The Declaration of Independence tells us: the right to “liberty” is unalienable. But what happens when the government deprives someone of liberty without legal justification? When the police wrongfully arrest or prosecute someone, it’s time to call an Ohio civil rights lawyer.
What is “malicious prosecution?”
Put simply, malicious prosecution is starting a criminal prosecution without probable cause to believe the person charged committed a crime. A person can sue for malicious prosecution under Ohio law or federal law. Although they vary slightly, the elements are essentially the same under both:
- The defendant made, influenced, or participated in the decision to start a criminal prosecution against the plaintiff;
- There was no probable cause to support the criminal prosecution;
- The plaintiff was deprived of liberty because of the prosecution;
- The criminal proceeding ended in favor of the accused.
See, e.g., King v. Harwood, 852 F.3d 568, 580 (6th Cir. 2017) (listing the elements of malicious prosecution under federal law). Ohio law also requires a showing of “malice”—essentially ill will towards the person prosecuted.
Avoiding legal pitfalls in Ohio malicious prosecution cases
There are several technical legal traps to avoid in malicious prosecution cases. They require the help of a seasoned Ohio civil rights attorney to navigate.
First, a grand jury indictment often limits one’s ability to sue for malicious prosecution. A grand jury indictment raises a presumption that probable cause exists to prosecute. If probable cause exists, a plaintiff cannot later sue for malicious prosecution. This presumption can be rebutted though. If the police gave false evidence that led to the grand jury even hearing the case, the probable cause presumption can be overcome. King, 852 F.3d at 587–88. The problem for plaintiffs, however, is that the false evidence must be separate from the officer’s testimony to the grand jury itself. Police officers have absolute immunity from suit for their grand jury testimony, even if false.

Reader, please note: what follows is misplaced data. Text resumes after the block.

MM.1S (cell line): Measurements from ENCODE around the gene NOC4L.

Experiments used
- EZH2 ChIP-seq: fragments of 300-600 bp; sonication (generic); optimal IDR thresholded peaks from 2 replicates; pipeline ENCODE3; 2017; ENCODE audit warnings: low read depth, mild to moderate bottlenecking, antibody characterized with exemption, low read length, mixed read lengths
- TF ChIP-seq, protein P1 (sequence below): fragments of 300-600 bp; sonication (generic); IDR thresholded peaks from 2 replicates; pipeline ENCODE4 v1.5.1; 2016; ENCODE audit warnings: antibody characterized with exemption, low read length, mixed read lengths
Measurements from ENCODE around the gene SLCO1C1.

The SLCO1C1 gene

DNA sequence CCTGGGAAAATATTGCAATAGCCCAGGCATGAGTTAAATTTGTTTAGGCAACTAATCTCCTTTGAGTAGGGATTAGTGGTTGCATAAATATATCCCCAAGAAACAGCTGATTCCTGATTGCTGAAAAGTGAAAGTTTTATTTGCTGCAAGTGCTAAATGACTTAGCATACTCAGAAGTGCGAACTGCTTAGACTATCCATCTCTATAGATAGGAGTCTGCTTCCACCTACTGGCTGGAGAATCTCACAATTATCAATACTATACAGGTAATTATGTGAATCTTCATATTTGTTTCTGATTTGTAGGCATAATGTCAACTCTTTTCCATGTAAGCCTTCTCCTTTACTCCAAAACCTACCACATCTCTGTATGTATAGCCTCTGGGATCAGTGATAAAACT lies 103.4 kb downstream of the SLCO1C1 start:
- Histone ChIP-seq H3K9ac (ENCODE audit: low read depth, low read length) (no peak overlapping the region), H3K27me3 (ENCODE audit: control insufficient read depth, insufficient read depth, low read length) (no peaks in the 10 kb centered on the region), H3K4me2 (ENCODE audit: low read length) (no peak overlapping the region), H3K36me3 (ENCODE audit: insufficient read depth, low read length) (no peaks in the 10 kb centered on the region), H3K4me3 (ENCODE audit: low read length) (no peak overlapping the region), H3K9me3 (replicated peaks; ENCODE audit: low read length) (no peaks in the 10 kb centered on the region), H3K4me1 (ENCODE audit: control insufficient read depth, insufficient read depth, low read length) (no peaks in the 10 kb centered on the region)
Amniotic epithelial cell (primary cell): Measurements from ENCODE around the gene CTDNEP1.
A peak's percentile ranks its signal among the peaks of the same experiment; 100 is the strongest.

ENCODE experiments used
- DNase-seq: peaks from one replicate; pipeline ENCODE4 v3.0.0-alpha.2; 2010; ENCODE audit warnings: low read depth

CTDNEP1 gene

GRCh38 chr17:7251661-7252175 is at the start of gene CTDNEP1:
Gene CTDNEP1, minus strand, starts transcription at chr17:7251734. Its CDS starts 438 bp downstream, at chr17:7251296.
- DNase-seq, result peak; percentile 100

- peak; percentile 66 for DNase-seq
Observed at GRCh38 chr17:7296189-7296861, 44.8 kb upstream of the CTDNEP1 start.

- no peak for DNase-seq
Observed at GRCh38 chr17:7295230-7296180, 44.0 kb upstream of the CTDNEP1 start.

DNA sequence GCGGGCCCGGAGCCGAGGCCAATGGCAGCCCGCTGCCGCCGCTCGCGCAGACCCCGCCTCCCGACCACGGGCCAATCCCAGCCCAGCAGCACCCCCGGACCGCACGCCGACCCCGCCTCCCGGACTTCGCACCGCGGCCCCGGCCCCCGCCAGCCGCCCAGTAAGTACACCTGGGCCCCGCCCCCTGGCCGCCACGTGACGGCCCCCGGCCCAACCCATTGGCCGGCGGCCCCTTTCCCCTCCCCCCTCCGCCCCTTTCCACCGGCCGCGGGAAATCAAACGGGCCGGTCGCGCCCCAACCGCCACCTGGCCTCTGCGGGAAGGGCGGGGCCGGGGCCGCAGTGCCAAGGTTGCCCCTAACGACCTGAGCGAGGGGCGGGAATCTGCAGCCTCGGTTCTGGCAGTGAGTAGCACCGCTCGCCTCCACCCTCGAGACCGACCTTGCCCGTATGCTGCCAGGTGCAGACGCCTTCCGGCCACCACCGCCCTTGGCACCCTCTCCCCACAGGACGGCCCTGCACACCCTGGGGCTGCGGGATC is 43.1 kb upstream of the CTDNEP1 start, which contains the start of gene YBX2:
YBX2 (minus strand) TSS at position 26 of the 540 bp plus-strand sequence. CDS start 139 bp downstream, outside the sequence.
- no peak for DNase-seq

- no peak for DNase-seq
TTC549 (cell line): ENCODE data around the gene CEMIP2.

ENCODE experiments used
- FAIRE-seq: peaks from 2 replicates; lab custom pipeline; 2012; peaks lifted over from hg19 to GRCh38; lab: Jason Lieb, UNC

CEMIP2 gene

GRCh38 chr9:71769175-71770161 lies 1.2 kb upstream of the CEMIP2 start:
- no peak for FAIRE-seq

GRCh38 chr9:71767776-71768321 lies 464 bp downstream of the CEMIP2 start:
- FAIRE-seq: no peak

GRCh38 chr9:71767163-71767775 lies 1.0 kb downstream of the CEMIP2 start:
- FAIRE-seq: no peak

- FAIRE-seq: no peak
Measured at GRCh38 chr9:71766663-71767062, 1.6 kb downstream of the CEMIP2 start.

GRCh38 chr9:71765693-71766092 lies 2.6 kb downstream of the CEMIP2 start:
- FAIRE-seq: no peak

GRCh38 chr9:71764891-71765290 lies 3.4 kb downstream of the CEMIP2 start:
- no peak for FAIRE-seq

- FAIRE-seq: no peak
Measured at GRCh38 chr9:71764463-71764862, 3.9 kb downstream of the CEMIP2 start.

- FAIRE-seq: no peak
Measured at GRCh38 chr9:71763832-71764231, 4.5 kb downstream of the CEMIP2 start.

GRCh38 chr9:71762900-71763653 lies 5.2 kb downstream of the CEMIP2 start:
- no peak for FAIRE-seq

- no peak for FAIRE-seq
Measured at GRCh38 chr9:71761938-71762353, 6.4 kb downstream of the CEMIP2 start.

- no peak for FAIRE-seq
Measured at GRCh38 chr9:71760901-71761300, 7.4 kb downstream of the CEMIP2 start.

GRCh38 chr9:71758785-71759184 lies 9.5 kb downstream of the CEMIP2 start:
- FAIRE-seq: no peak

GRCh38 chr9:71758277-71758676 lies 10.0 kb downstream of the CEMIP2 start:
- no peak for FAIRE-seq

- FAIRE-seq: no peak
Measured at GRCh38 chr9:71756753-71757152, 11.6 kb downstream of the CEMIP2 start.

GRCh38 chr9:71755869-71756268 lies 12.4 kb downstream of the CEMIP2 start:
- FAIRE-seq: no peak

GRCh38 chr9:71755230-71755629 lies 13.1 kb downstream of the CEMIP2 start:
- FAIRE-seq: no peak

Second, the government might tempt the accused to waive his or her right to sue for malicious prosecution in exchange for dropping the criminal charges. This is what’s known as a “release-dismissal agreement.” The threat of criminal prosecution—even on false charges—can be enough to intimidate victims of police abuse to drop their claims to secure their freedom. Even so, the Supreme Court has held these agreements are not automatically improper. Town of Newton v. Rumery, 480 U.S. 386 (1987). Instead, release-dismissal agreements are valid if they are: (1) voluntary; (2) there is no evidence of prosecutor misconduct; and, (3) enforcing the agreement won’t harm the public interest in uncovering government civil rights abuses. Courts examine these factors on a case-by-case basis.
Third, individual police officers often raise the defense of “qualified immunity” in malicious prosecution cases. This defense allows officers to avoid liability unless it was “clearly established” at the time that what they did was unconstitutional. Qualified immunity will frequently stop victims from recovering on their claims. Without the help of skilled Ohio malicious prosecution lawyers, plaintiffs might lose their case even when proving the police violated their constitutional rights.
Pursuing Ohio false arrest claims
A related, but distinct, claim is for “false arrest.” As with malicious prosecution, plaintiffs can sue for false arrest under either Ohio or federal law.
False arrest occurs when the police arrest someone without probable cause or otherwise detain someone improperly. Although the police may briefly detain people without actually arresting them—for example during a traffic stop—any police detention must be reasonable in both length and in scope. If it is not, there might be a claim for false arrest.
Damages in Ohio malicious prosecution and false arrest cases
As with other police misconduct cases, both malicious prosecution and false arrest claims allow victims to recover compensatory and punitive damages, as well as attorneys’ fees. Compensatory damages are designed to make victims whole for their losses. Among other things, that includes pain and suffering, harm to reputation, and the time lost during wrongful detention or imprisonment. Punitive damages, on the other hand, are designed to punish the defendant for the wrongful act and to deter others from similar conduct.
Ohio civil rights attorneys protecting the Constitution
The fundamental right to liberty is at the core of the American legal system. Though most police are dedicated and hard-working public servants, as with any profession, there are some bad apples. If you are the victim of police misconduct, call the Cleveland, Ohio false arrest lawyers at Bolek Besser Glesius LLC.